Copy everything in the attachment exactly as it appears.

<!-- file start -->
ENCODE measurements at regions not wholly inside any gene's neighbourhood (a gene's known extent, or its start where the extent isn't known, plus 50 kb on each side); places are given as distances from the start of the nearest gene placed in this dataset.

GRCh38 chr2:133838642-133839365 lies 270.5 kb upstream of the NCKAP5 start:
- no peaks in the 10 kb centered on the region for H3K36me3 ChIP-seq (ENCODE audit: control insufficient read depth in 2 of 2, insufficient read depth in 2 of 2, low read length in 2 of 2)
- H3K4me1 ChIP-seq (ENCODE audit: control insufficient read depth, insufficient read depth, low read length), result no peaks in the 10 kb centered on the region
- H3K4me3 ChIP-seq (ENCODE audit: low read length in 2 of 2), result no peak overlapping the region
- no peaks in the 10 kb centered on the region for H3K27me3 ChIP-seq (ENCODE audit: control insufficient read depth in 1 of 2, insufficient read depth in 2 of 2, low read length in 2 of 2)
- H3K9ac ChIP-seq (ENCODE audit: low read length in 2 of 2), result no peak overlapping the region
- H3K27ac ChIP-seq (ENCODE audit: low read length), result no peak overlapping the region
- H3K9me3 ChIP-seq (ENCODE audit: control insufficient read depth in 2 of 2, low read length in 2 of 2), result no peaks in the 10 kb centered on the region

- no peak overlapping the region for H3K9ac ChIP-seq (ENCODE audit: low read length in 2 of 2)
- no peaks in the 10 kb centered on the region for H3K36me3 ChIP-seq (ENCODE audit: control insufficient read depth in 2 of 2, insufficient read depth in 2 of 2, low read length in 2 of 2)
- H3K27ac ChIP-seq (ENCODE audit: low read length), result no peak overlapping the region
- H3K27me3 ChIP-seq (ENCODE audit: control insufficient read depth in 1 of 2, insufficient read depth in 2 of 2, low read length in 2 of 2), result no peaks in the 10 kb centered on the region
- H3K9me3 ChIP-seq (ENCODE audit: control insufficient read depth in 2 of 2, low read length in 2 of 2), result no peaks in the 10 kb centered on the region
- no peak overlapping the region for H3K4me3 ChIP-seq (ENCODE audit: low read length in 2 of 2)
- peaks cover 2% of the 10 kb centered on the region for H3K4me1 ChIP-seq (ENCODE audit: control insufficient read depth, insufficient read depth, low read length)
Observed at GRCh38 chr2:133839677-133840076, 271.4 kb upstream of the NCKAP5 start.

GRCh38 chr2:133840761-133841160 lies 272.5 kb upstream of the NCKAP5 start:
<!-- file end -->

ENCODE measurements at regions not wholly inside any gene's neighbourhood (a gene's known extent, or its start where the extent isn't known, plus 50 kb on each side); places are given as distances from the start of the nearest gene placed in this dataset.

GRCh38 chr2:133838642-133839365 lies 270.5 kb upstream of the NCKAP5 start:
- no peaks in the 10 kb centered on the region for H3K36me3 ChIP-seq (ENCODE audit: control insufficient read depth in 2 of 2, insufficient read depth in 2 of 2, low read length in 2 of 2)
- H3K4me1 ChIP-seq (ENCODE audit: control insufficient read depth, insufficient read depth, low read length), result no peaks in the 10 kb centered on the region
- H3K4me3 ChIP-seq (ENCODE audit: low read length in 2 of 2), result no peak overlapping the region
- no peaks in the 10 kb centered on the region for H3K27me3 ChIP-seq (ENCODE audit: control insufficient read depth in 1 of 2, insufficient read depth in 2 of 2, low read length in 2 of 2)
- H3K9ac ChIP-seq (ENCODE audit: low read length in 2 of 2), result no peak overlapping the region
- H3K27ac ChIP-seq (ENCODE audit: low read length), result no peak overlapping the region
- H3K9me3 ChIP-seq (ENCODE audit: control insufficient read depth in 2 of 2, low read length in 2 of 2), result no peaks in the 10 kb centered on the region

- no peak overlapping the region for H3K9ac ChIP-seq (ENCODE audit: low read length in 2 of 2)
- no peaks in the 10 kb centered on the region for H3K36me3 ChIP-seq (ENCODE audit: control insufficient read depth in 2 of 2, insufficient read depth in 2 of 2, low read length in 2 of 2)
- H3K27ac ChIP-seq (ENCODE audit: low read length), result no peak overlapping the region
- H3K27me3 ChIP-seq (ENCODE audit: control insufficient read depth in 1 of 2, insufficient read depth in 2 of 2, low read length in 2 of 2), result no peaks in the 10 kb centered on the region
- H3K9me3 ChIP-seq (ENCODE audit: control insufficient read depth in 2 of 2, low read length in 2 of 2), result no peaks in the 10 kb centered on the region
- no peak overlapping the region for H3K4me3 ChIP-seq (ENCODE audit: low read length in 2 of 2)
- peaks cover 2% of the 10 kb centered on the region for H3K4me1 ChIP-seq (ENCODE audit: control insufficient read depth, insufficient read depth, low read length)
Observed at GRCh38 chr2:133839677-133840076, 271.4 kb upstream of the NCKAP5 start.

GRCh38 chr2:133840761-133841160 lies 272.5 kb upstream of the NCKAP5 start: